Lee Sang-deuk, 76, was summoned for questioning earlier this week amid allegations that he took bribes from two bankers in exchange for his influence in investigations against their banks, prosecution officials said Thursday.
No charges have been filed against him, and prosecution officials said they were still investigating whether there is enough evidence to seek his arrest.
Lee's arrest would embarrass the president, who last year was outspokenly confident about the integrity of his government and has campaigned for fairness. His presidential term ends in February.
"I'm very heart-stricken," Lee Sang-deuk told reporters Tuesday as he entered prosecutors' office for questioning.
The controversy implicating the close family of the president also called to mind the scandal surrounding former President Roh Moo-hyun, who committed suicide in 2009 amid allegations that he and his relatives took bribes in exchange for their influence.
Roh's older brother was given a 2 1/2-year prison term for exerting his influence in business deals in exchange for money.
Lee, a former lawmaker, is accused of taking half a million dollars in bribes from the bankers in exchange for his influence, South Korean media reported.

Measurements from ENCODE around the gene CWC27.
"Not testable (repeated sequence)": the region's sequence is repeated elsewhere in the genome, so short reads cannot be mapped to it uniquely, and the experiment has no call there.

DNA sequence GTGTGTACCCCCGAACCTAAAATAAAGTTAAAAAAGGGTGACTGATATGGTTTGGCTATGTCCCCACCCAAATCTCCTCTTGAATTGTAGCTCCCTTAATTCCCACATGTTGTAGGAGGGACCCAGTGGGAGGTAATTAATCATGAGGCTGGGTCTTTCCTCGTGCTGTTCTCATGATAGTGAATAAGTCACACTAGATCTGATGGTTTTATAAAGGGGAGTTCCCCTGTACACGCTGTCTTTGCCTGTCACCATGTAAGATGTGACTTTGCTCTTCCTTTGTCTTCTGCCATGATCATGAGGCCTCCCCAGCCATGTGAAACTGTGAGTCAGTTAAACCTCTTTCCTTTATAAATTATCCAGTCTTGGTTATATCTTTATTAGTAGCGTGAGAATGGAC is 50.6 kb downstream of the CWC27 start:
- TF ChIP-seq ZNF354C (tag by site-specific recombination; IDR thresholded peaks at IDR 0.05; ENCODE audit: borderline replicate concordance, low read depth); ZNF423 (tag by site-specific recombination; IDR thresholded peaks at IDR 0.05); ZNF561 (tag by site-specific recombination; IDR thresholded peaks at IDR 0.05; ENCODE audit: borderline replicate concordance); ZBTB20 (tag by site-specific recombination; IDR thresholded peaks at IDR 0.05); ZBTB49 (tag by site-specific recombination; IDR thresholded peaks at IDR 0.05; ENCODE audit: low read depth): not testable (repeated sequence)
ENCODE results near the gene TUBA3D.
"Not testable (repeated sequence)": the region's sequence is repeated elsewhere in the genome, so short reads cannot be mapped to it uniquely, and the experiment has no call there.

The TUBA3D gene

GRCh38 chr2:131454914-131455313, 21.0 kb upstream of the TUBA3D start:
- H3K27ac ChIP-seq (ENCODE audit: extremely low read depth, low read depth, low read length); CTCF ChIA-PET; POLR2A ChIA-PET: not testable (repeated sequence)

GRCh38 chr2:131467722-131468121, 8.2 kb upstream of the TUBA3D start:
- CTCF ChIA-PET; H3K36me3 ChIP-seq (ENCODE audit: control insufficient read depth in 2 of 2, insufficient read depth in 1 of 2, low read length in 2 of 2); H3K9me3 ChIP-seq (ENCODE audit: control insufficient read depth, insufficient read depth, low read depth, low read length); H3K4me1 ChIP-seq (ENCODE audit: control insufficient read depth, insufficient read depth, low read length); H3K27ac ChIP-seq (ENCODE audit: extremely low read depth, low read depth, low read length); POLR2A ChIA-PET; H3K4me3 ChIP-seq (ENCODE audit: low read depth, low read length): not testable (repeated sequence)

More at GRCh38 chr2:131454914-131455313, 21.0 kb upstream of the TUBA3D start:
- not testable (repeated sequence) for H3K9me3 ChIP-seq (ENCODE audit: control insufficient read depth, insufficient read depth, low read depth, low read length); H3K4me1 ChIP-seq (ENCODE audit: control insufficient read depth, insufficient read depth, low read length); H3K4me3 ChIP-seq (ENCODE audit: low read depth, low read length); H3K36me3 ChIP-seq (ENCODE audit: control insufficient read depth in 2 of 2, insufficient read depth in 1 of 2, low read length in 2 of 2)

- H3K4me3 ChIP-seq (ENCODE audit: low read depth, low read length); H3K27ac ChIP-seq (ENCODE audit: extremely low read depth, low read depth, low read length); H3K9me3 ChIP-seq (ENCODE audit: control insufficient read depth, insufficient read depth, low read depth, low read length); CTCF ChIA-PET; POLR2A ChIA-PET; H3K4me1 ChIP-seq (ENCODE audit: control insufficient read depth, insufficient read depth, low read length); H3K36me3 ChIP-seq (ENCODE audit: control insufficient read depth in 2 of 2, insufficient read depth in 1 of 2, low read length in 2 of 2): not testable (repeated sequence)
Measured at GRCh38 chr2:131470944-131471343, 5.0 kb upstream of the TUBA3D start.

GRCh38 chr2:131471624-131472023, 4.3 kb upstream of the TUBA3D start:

Prosecution officials refused to comment on the report.
The two bankers from Solomon and Mirae savings banks implicated in the scandal have been charged with embezzlement and bribery.
Regulators have suspended operations at a series of savings banks, including Solomon and Mirae, since last year for lax oversight and capital shortages. Some were found to have lobbied politicians illegally to avoid the shutdown.
Lee, one of the president's three older siblings, was a six-term lawmaker for South Korea's ruling party until he chose not to run in this year's April elections.